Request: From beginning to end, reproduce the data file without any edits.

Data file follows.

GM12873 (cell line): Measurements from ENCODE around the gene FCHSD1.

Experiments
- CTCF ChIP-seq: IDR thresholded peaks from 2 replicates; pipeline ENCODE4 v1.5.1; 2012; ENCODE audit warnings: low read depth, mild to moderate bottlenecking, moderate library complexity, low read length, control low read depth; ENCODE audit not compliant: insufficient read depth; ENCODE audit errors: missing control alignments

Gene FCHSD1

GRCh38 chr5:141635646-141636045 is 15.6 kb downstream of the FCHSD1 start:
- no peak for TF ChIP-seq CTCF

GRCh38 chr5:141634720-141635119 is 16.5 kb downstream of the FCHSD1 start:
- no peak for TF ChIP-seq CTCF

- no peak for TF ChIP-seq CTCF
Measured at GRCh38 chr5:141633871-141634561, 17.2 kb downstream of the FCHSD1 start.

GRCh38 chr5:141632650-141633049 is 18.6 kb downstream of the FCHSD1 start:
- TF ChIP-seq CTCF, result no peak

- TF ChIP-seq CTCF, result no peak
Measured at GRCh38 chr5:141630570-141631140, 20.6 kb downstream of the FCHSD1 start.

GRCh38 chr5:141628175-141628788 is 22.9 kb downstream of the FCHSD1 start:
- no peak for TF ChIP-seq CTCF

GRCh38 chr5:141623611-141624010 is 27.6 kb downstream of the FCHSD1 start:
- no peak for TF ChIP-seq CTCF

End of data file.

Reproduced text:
GM12873 (cell line): Measurements from ENCODE around the gene FCHSD1.

Experiments
- CTCF ChIP-seq: IDR thresholded peaks from 2 replicates; pipeline ENCODE4 v1.5.1; 2012; ENCODE audit warnings: low read depth, mild to moderate bottlenecking, moderate library complexity, low read length, control low read depth; ENCODE audit not compliant: insufficient read depth; ENCODE audit errors: missing control alignments

Gene FCHSD1

GRCh38 chr5:141635646-141636045 is 15.6 kb downstream of the FCHSD1 start:
- no peak for TF ChIP-seq CTCF

GRCh38 chr5:141634720-141635119 is 16.5 kb downstream of the FCHSD1 start:
- no peak for TF ChIP-seq CTCF

- no peak for TF ChIP-seq CTCF
Measured at GRCh38 chr5:141633871-141634561, 17.2 kb downstream of the FCHSD1 start.

GRCh38 chr5:141632650-141633049 is 18.6 kb downstream of the FCHSD1 start:
- TF ChIP-seq CTCF, result no peak

- TF ChIP-seq CTCF, result no peak
Measured at GRCh38 chr5:141630570-141631140, 20.6 kb downstream of the FCHSD1 start.

GRCh38 chr5:141628175-141628788 is 22.9 kb downstream of the FCHSD1 start:
- no peak for TF ChIP-seq CTCF

GRCh38 chr5:141623611-141624010 is 27.6 kb downstream of the FCHSD1 start:
- no peak for TF ChIP-seq CTCF